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Another way of defragmenting a Mac

Friday, November 19th, 2010 by Servage

Defragmentation of a Mac computer always triggers different opinions. In various other discussions online you can find very different opinions on the same question. However, it is a fact that your Mac gets slower over time. It’s annoying, but it happens. It’s nothing unusual. It happens to any other computer as well. Unfortunately it’s not a black & white story with a simple solution. There are many reasons for computers getting slower over time, such as many apps running at the same time, hidden services running in the background, fragmentation of data, maybe even wear on mechanic components, such as hard drive.

The official position from Apple is that defragmentation is not necessary, because the file system basically defragments itself on the fly. This is partly true, because it only applies to certain (most) conditions. So in general your system will fragment slower than other computer systems, but it does still fragment. In a personal subjective test, I found that a 2009 iMac started to get slower and slower. Particularly I more and more often found myself waiting with the rainbow-ball circling, indicating that the system was busy. Obviously it was the hard drive – you could hear it. Running the Activity Monitor app confirmed the I/O load. This was actually surprising me a bit, because actually I didn’t have any weird processes running. Suddenly the Mac just had the need to do something, and spend all it’s (I/O) resources on some secret background stuff. Really annoying, and really stupid, to be honest. I want my computer to serve me, and do “background stuff” when I’m gone… Anyway, to work a little with the problem, I decided to check my disk for fragmentation. For this purpose I downloaded the iDefrag Demo and got a view of my disc. And yes, it was fragmented. Maybe not as much as I thought, but it clearly was. The statistics show 2% fragmentation off files, and 85% fragmentation off free space. I guess the system really does defragment in the background somehow – maybe that is even that particular annoying thing that makes the rainbow (of death…) appear so often. Either way, I wanted to test if a defragmentation would help, so I checked the available software. No free stuff, just some quite expensive premium apps that I did not want to throw money after. In my opinion I bought a fine computer. It shouldn’t be necessary to spend money to keep it running… So I looked for another solution and came along some tips suggesting a reformat of the disc followed by a reinstall of the entire system with a Time Machine backup. Since I was already taking backups with Time Machine on a Time Capsule connected via Gigabit Ethernet, that would be no problem.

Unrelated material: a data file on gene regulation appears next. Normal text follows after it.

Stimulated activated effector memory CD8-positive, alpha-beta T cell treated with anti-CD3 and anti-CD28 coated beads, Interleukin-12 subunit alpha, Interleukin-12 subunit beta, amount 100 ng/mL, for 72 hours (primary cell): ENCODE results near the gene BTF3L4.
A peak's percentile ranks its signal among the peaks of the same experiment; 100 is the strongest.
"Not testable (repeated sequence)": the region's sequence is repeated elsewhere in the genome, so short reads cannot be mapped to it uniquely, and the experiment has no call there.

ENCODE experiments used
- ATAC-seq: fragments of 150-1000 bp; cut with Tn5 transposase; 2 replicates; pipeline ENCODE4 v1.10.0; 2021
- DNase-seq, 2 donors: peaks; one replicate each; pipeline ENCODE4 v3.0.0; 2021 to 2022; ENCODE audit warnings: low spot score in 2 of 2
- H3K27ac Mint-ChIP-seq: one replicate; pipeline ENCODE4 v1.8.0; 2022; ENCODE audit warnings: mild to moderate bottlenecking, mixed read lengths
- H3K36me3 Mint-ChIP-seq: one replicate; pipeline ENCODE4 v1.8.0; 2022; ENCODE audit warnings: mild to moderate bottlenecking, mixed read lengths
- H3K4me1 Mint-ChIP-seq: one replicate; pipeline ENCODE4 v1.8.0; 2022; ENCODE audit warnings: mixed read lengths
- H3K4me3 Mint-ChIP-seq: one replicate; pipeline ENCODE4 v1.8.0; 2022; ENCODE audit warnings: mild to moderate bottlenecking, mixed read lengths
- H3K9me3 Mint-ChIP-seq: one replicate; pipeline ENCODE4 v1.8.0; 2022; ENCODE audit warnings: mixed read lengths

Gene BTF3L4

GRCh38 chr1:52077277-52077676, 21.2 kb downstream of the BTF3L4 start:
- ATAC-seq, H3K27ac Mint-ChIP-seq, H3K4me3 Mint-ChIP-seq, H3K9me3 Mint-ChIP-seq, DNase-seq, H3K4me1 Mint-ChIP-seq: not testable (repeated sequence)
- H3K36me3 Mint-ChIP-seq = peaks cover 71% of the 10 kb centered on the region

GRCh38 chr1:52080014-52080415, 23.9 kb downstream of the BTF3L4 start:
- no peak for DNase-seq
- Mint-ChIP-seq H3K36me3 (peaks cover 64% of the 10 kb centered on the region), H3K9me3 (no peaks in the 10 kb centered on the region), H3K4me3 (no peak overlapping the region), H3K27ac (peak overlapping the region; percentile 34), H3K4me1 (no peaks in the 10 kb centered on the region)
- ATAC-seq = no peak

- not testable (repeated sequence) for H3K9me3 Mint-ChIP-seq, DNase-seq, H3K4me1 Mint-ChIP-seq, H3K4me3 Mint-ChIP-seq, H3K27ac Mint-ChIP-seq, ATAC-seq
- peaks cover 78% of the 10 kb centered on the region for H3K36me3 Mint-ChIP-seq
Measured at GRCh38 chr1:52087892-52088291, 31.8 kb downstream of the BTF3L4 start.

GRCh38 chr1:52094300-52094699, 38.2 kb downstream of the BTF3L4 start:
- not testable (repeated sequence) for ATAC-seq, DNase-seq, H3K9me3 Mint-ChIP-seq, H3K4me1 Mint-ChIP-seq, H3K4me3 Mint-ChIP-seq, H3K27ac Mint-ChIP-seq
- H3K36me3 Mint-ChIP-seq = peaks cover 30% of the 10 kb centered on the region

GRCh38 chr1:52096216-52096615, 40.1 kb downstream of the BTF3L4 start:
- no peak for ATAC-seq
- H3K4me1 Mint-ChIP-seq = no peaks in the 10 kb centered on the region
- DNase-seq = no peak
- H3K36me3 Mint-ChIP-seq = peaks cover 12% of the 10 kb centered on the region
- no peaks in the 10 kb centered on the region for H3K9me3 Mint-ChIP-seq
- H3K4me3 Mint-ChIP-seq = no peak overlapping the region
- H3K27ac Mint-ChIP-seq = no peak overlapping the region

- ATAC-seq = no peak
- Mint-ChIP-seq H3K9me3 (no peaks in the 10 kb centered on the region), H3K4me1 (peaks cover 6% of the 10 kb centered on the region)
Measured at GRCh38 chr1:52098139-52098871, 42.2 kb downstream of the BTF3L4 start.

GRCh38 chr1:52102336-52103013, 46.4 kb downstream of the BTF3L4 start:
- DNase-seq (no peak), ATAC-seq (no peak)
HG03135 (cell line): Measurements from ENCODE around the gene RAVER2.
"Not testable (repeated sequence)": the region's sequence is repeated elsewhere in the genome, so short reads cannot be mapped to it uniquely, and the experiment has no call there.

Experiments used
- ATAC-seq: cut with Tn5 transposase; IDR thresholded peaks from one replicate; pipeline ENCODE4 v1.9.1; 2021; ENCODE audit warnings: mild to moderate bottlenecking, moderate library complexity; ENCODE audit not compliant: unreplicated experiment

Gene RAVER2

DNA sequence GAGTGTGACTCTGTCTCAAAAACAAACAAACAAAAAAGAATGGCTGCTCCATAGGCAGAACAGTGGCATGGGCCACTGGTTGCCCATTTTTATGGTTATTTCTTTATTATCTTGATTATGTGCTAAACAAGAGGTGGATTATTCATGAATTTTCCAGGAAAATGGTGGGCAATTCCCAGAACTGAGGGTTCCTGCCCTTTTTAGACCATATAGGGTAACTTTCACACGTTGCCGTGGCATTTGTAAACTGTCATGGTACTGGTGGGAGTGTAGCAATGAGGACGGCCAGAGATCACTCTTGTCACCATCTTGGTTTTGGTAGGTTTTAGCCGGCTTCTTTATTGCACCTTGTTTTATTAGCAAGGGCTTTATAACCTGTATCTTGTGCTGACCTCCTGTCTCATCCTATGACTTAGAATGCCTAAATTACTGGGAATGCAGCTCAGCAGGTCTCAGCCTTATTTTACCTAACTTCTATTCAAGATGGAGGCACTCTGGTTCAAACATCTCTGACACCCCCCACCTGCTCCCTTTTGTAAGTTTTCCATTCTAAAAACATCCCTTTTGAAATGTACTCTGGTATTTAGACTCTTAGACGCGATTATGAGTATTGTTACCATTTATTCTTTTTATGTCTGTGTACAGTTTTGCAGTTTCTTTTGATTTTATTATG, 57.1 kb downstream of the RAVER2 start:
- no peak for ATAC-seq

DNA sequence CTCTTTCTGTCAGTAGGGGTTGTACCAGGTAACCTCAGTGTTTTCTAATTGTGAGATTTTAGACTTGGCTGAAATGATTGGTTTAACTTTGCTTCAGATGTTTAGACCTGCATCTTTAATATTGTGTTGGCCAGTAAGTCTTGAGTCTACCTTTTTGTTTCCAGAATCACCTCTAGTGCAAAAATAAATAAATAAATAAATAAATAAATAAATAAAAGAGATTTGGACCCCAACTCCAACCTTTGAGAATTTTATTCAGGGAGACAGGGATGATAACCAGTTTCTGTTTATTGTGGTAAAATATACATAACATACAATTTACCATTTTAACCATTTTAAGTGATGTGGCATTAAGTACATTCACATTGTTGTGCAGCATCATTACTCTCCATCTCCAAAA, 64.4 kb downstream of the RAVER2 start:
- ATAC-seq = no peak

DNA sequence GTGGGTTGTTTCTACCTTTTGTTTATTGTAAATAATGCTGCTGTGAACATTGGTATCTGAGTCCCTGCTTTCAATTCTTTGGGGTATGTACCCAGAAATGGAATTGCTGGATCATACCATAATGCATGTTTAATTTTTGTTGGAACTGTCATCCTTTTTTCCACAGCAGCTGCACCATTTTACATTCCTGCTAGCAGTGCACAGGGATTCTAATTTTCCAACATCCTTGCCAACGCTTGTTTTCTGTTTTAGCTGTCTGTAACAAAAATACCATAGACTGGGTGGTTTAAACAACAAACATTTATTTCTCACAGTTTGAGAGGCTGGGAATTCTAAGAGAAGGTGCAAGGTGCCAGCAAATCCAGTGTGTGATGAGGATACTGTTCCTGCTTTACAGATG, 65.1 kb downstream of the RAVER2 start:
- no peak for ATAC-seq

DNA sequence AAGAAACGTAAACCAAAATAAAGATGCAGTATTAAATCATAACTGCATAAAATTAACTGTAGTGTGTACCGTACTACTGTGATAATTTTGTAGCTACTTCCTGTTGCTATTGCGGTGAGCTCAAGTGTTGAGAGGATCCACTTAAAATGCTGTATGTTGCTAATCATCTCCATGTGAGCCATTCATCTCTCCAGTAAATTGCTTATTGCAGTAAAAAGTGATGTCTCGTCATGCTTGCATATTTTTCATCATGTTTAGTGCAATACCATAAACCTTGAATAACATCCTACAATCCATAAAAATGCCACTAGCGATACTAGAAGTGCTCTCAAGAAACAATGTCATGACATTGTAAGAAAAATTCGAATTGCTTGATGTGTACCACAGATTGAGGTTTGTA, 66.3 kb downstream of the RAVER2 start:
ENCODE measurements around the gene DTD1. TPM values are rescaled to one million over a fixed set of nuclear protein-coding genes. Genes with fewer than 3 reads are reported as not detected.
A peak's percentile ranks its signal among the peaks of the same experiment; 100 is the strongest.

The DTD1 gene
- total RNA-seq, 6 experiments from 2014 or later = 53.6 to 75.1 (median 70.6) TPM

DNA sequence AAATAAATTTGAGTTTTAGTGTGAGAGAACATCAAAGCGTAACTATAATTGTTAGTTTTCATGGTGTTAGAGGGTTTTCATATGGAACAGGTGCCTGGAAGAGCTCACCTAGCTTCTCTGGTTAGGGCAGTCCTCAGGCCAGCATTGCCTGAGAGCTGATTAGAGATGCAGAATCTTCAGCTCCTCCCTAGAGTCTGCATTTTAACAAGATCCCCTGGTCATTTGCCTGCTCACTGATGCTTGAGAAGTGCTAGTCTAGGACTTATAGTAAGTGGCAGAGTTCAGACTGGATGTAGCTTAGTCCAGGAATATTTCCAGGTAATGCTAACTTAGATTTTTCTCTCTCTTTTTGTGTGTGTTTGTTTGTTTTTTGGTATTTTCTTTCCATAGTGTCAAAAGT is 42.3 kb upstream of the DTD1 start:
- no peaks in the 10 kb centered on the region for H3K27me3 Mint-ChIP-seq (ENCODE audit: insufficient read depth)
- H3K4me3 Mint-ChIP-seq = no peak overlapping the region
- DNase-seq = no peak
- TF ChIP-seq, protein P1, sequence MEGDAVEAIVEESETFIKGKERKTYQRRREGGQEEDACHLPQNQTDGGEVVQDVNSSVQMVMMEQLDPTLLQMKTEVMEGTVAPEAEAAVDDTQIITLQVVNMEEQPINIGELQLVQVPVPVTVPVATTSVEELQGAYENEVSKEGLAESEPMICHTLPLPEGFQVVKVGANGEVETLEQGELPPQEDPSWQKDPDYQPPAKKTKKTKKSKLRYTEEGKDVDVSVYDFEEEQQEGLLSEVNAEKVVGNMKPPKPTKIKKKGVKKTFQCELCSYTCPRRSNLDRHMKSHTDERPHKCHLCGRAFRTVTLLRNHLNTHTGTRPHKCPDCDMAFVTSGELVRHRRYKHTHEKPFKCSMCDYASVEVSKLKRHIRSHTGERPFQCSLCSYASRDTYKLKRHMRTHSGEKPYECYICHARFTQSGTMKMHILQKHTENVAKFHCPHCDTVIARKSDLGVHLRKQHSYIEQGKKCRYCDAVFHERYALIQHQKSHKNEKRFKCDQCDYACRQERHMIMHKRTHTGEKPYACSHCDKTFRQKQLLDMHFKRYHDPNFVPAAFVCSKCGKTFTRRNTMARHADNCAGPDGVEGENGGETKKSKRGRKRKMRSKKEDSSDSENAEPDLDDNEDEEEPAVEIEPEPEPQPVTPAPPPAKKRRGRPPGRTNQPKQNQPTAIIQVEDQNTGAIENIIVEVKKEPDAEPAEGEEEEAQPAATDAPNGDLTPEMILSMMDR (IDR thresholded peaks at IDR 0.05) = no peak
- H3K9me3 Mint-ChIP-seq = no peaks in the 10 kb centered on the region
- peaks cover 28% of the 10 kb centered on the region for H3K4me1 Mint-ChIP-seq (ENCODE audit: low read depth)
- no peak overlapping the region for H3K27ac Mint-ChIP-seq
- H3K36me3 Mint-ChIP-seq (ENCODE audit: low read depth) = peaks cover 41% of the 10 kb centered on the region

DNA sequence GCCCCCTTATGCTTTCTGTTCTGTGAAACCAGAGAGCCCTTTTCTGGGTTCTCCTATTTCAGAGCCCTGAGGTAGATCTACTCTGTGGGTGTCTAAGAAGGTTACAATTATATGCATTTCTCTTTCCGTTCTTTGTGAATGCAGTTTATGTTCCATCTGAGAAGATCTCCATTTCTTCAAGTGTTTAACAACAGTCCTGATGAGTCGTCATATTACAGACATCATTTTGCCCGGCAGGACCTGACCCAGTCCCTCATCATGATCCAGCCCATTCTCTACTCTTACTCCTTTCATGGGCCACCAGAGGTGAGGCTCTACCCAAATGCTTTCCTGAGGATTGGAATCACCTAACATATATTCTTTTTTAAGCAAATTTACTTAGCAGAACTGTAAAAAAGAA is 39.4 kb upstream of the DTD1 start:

How to reinstall you Mac with a Time Machine backup

  1. If you do not already have a Time Machine backup, connect an external drive and do it (via System Preferences > Time Machine).
  2. Boot your Mac with the Mac OS install DVD (Put it in your drive. Restart. Hold the “option”-button pressed while booting, until you get a selection showing your drives. Select the install-disc)
  3. Choose language from the menu
  4. Instead of just following the wizzard, now go into the top menu, select the Disc Utility from the dropdown called Tools or Utilities. Use the disc utility to erase your system disc (recommend to zero-out data in security options).
  5. Select Restore from Time Machine from the same dropdown. Find your backup and follow the wizzard.
  6. Your system should boot up like you left it when making the last Time Machine backup. Done!

Conclusion

The whole process took 3 hours. 1 hour for erasing the disc and 2 hours to restore the Time Machine backup. This was much faster for my 750 GB disc than a friend of mine spent to defrag with iDefrag on his 300 GB disc (6 hours). Afterwards I checked the fragmentation with the iDefrag demo, and I now had 0% fragmentation, and could instantly feel a performance boost. I have now used the system for a few days after the reinstall, and have noticed fewer appearances of the annoying rainbow balls appearing. It does, however, not feel like a completely “fresh” install of Mac OS. But the comfort of having my known environment is much more important to me, than doing a complete reinstall of the operating system.

I hope this may help some people out there seeking tips on how the improve the I/O performance on their Macs.

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2 comments (leave a comment)

Why would you want to do this?

You could consider this is your Mac shows problems caused by fragmentation. Typical signal is: Often experience slow system due to I/O load at “random” times.

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